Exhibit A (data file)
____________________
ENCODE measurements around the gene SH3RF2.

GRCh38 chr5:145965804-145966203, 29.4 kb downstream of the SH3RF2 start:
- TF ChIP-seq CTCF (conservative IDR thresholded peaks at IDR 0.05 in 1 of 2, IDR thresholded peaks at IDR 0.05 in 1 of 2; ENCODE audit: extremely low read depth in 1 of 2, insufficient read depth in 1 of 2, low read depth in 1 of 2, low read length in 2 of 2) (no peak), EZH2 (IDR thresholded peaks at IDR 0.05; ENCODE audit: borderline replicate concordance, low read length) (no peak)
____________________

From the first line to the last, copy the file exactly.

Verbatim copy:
ENCODE measurements around the gene SH3RF2.

GRCh38 chr5:145965804-145966203, 29.4 kb downstream of the SH3RF2 start:
- TF ChIP-seq CTCF (conservative IDR thresholded peaks at IDR 0.05 in 1 of 2, IDR thresholded peaks at IDR 0.05 in 1 of 2; ENCODE audit: extremely low read depth in 1 of 2, insufficient read depth in 1 of 2, low read depth in 1 of 2, low read length in 2 of 2) (no peak), EZH2 (IDR thresholded peaks at IDR 0.05; ENCODE audit: borderline replicate concordance, low read length) (no peak)